• Loading metrics

A Dynamical Role for Acetylcholine in Synaptic Renormalization

  • Christian G. Fink ,

    Affiliations Department of Physics, University of Michigan, Ann Arbor, Michigan, United States of America, Department of Physics & Astronomy and Neuroscience Program, Ohio Wesleyan University, Delaware, Ohio, United States of America

  • Geoffrey G. Murphy,

    Affiliations Molecular & Behavioral Neuroscience Institute, University of Michigan, Ann Arbor, Michigan, United States of America, Department of Molecular & Integrative Physiology, University of Michigan, Ann Arbor, Michigan, United States of America

  • Michal Zochowski ,

    These authors contributed equally to the presented results.

    Affiliations Department of Physics, University of Michigan, Ann Arbor, Michigan, United States of America, Biophysics Program, University of Michigan, Ann Arbor, Michigan, United States of America

  • Victoria Booth

    These authors contributed equally to the presented results.

    Affiliation Departments of Mathematics and Anesthesiology, University of Michigan, Ann Arbor, Michigan, United States of America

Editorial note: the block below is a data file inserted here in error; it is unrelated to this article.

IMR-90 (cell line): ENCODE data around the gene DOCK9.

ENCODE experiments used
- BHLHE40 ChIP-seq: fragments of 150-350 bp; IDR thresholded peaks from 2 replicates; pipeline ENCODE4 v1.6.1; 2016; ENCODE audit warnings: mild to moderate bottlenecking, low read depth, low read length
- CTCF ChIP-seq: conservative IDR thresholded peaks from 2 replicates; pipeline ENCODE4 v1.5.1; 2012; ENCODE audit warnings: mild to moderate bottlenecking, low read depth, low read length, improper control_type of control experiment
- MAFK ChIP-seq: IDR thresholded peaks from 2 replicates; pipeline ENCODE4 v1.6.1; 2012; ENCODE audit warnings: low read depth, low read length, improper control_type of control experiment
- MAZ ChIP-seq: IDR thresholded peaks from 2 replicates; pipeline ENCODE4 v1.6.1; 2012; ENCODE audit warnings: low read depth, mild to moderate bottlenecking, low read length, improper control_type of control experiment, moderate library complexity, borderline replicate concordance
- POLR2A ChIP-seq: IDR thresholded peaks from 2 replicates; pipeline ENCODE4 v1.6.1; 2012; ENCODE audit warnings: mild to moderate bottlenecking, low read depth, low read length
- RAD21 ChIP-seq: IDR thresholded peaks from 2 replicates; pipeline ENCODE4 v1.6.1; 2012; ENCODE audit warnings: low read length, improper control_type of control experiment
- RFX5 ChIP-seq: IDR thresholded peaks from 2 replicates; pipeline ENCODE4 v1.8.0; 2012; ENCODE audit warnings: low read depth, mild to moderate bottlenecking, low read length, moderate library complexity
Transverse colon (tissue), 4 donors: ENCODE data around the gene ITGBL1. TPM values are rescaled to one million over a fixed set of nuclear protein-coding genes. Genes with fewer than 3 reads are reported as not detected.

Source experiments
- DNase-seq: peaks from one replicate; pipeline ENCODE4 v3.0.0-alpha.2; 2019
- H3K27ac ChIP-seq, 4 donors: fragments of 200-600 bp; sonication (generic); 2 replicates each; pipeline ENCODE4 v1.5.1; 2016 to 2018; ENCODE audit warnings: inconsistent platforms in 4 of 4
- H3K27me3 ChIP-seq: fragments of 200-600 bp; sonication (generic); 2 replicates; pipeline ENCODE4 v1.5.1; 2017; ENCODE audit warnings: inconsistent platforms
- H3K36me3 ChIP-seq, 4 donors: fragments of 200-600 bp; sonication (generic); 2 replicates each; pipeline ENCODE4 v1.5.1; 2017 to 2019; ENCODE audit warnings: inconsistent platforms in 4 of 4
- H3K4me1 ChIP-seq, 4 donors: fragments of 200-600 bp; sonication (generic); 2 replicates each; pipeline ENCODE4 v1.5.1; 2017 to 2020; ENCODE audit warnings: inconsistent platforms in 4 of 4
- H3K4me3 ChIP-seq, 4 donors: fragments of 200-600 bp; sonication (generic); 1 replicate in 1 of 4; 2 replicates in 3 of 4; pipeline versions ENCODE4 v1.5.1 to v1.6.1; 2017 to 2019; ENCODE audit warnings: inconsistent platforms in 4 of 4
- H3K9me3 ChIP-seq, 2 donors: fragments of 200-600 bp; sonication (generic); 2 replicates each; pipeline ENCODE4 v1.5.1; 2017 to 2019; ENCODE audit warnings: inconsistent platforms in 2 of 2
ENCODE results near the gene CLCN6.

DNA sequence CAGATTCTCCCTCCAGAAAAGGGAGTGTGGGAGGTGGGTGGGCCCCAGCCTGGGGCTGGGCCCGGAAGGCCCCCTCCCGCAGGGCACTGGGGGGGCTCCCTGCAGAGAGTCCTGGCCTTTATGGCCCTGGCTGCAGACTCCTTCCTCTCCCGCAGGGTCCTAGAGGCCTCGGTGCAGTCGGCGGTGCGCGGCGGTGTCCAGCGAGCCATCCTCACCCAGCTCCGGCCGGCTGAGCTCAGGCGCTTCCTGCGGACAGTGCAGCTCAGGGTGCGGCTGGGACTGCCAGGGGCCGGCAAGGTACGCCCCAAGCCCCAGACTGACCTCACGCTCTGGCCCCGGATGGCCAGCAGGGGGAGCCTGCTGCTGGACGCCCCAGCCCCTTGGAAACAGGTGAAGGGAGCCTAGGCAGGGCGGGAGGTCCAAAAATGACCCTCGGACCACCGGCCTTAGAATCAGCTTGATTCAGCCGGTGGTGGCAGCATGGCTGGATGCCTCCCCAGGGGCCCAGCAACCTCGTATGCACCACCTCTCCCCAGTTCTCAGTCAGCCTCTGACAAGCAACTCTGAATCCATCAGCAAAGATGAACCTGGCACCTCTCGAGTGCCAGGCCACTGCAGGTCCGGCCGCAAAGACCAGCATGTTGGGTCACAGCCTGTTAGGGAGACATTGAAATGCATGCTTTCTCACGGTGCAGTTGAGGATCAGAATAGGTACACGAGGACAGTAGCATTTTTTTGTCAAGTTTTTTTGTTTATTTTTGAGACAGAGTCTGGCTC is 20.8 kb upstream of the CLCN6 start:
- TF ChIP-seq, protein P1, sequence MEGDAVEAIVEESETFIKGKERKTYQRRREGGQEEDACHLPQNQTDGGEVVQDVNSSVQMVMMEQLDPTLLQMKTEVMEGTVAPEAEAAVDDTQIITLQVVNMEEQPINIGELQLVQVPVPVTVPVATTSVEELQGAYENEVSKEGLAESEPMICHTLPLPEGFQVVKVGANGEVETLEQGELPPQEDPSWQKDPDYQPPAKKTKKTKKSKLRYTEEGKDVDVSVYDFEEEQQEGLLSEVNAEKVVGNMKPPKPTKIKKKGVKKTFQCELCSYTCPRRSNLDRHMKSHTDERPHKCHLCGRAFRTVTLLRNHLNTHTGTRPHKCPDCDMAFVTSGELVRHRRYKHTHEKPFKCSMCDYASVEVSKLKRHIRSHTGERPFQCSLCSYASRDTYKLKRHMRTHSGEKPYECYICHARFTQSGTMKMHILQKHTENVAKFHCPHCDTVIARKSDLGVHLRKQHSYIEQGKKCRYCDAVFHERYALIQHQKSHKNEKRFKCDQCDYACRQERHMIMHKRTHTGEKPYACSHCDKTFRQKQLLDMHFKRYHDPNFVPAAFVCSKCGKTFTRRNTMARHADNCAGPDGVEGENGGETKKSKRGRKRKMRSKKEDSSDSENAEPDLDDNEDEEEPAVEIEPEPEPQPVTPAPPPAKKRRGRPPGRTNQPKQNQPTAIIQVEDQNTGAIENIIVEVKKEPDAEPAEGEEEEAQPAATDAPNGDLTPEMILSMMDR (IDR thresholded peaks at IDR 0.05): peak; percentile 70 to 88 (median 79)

A Dynamical Role for Acetylcholine in Synaptic Renormalization

  • Christian G. Fink, 
  • Geoffrey G. Murphy, 
  • Michal Zochowski, 
  • Victoria Booth


Although sleep is a fundamental behavior observed in virtually all animal species, its functions remain unclear. One leading proposal, known as the synaptic renormalization hypothesis, suggests that sleep is necessary to counteract a global strengthening of synapses that occurs during wakefulness. Evidence for sleep-dependent synaptic downscaling (or synaptic renormalization) has been observed experimentally, but the physiological mechanisms which generate this phenomenon are unknown. In this study, we propose that changes in neuronal membrane excitability induced by acetylcholine may provide a dynamical mechanism for both wake-dependent synaptic upscaling and sleep-dependent downscaling. We show in silico that cholinergically-induced changes in network firing patterns alter overall network synaptic potentiation when synaptic strengths evolve through spike-timing dependent plasticity mechanisms. Specifically, network synaptic potentiation increases dramatically with high cholinergic concentration and decreases dramatically with low levels of acetylcholine. We demonstrate that this phenomenon is robust across variation of many different network parameters.